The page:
Putin says he may close down Kant base if Kyrgyzstan no longer needs Russian helpMilitary & Defense February 28, 14:51
Russian Defense Ministry denies plans for setting up new military bases abroadMilitary & Defense February 28, 14:31
Russia is ready to discuss START-III Treaty revision with USRussian Politics & Diplomacy February 28, 14:30
Russia, Turkey in talks over supply of air defense systemsMilitary & Defense February 28, 14:26
Kremlin envoy calls for ban on keeping wild animals as house petsSociety & Culture February 28, 13:42
Erdogan says Turkish troops set to ‘liberate’ Syria’s RaqqaWorld February 28, 13:37
Putin applauds Russian-Kyrgyz relations as developing consistentlyRussian Politics & Diplomacy February 28, 13:33
Russia’s operator of energy grids says hi-tech likely to cut cost of power bridge to JapanBusiness & Economy February 28, 13:19
Russian diplomat warns US arms deliveries to Ukraine may turn into new tragediesRussian Politics & Diplomacy February 28, 13:19
MOSCOW, January 18. /TASS /. Scientists from the Moscow Institute of Physics and Technology (MIPT) have found a solution to the problem of overheating of optoelectronic microprocessors, the institute said in a press release.
"These processors will be able to function tens of thousands time faster than the ones used today", MIPT said.
The speed of multicore and manycore microprocessors, which are already used in high-performance computer systems, depends not so much on the speed of an individual core, but rather on the time it takes for data to be transferred between the cores. The electrical copper interconnects used in microprocessors today are fundamentally limited in bandwidth, and they cannot be used to maintain the continuing growth of the processor performance. In other words, doubling the number of cores will not double the processing power.
Leading companies in the semiconductor industry, such as IBM, Oracle, Intel, and HP, see the only solution to this problem in switching from electronics to photonics, and they are currently investing billions of dollars into this. Replacing electrons with photons will mean that large amounts of data will be able to be transferred between processor cores almost instantly, which in turn will mean that the processor performance will be nearly proportional to the number of cores.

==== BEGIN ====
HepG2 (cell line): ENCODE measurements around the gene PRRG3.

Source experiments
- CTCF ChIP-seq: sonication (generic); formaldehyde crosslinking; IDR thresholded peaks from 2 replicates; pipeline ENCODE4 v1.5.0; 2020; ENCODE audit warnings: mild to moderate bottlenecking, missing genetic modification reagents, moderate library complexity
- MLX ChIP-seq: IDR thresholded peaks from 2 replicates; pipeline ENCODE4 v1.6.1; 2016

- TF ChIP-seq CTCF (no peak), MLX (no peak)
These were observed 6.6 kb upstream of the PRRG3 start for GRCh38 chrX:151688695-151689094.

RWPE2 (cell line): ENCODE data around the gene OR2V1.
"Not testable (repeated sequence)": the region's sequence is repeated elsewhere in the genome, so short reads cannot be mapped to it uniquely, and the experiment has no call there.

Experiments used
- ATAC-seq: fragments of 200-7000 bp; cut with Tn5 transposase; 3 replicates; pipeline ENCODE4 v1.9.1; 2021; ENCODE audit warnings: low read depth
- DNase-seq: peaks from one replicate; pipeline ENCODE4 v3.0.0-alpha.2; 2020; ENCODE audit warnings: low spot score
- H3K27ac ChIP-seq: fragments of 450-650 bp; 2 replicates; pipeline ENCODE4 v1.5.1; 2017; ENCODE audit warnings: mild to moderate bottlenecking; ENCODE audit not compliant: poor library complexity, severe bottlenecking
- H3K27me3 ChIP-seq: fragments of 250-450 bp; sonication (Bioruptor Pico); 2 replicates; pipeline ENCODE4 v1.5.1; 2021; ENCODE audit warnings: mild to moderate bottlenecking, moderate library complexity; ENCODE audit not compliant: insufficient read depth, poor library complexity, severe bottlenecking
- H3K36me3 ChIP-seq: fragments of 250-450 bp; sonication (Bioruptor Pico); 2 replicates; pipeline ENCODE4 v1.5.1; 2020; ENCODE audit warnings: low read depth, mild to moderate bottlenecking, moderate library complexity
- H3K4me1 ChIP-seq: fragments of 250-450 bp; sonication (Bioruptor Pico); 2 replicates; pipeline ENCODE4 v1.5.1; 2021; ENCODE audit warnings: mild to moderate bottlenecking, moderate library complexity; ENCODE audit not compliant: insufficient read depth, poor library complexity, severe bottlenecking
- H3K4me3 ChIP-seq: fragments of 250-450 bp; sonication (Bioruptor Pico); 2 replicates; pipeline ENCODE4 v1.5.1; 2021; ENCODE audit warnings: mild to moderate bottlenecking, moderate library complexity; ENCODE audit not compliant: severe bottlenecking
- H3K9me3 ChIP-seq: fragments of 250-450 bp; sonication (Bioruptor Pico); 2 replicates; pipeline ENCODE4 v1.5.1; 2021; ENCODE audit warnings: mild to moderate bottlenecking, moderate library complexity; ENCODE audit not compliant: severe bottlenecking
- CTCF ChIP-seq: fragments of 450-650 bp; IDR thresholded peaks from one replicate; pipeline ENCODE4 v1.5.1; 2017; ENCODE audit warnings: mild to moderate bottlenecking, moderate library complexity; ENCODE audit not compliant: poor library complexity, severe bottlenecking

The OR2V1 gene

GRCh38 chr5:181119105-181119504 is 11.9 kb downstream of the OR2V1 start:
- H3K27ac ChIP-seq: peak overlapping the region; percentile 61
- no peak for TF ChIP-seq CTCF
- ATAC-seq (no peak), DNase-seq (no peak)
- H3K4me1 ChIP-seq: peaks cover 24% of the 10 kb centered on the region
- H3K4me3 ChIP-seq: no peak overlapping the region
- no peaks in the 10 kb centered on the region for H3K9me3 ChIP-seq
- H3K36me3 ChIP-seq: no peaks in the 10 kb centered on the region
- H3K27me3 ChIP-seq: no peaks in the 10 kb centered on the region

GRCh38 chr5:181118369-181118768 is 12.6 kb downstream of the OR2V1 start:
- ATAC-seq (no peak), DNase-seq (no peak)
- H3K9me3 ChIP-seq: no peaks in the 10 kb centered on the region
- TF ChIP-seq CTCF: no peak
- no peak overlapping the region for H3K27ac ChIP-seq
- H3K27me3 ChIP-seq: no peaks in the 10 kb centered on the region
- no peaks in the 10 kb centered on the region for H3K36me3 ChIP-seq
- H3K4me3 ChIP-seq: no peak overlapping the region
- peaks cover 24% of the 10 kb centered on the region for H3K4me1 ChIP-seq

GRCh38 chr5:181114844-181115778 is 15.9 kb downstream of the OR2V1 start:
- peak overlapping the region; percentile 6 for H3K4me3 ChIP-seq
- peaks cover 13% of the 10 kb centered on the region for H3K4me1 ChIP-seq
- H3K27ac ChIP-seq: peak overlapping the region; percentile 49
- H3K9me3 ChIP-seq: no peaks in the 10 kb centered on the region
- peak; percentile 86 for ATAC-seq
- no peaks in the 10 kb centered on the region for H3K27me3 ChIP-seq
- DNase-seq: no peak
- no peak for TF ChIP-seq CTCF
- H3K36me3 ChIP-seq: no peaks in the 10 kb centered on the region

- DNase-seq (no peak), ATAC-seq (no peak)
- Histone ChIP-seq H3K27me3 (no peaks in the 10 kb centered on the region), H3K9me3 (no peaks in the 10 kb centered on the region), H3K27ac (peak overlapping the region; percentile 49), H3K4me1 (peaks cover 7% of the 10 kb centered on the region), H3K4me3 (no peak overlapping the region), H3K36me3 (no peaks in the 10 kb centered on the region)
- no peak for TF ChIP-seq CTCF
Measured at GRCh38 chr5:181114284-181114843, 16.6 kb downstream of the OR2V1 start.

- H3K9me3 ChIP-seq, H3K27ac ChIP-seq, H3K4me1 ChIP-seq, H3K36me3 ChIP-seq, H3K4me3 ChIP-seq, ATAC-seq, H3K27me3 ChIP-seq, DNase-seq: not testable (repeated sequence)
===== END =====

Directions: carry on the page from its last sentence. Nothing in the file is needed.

However, due to diffraction, photonic components are not as easy to scale down as electronic components. Their dimensions cannot be smaller than the size approximately equal to the light wavelength (~ 1 micrometer or 1000 nanometers), but transistors will soon be as small as 10 nanometers. This fundamental problem can be solved by switching from bulk waves to surface waves, which are known as surface plasmon polaritons (SPPs).
The main difficulty that scientists face is the fact that SPPs are absorbed by metal, which is a key material in plasmonics. This effect is similar to resistance in electronics, where the energy of electrons is lost and converted into heat when current passes through a resistor. The heating power per surface unit of the active plasmonic waveguide with loss compensation exceeds 10 kW/cm2, which is twice as high as the intensity of solar radiation at the surface of the Sun.
Dmitry Fedyanin and Andrey Vyshnevy, researchers at MIPT’s Laboratory of Nanooptics and Plasmonics, have found a solution to this problem. They have demonstrated that using high-performance thermal interfaces, i.e. layers of thermally conductive materials placed between the chip and the cooling system to ensure efficient heat removal from the chip.(fig.1)
Fig.1 Heat distributionMIPT press service
Based on the results of numerical simulations, Fedyanin and Vyshnevy concluded that if an optoelectronic chip with active plasmonic waveguides is placed in air, its temperature will increase by several hundred degrees Celsius, which will cause the device to malfunction. Multi-layered thermal interfaces of nano-and micrometer thickness combined with simple cooling systems can reduce the temperature of the chip from several hundred degrees to approximately ten degrees above the ambient temperature. This opens the prospects for the implementation of high-performance optoelectronic microprocessors in a wide range of applications, ranging from supercomputers to compact electronic devices.
The study was supported by a grant of the Russian Science Foundation and the MIPT Project 5-100 program. The research paper was published in ACS Photonics.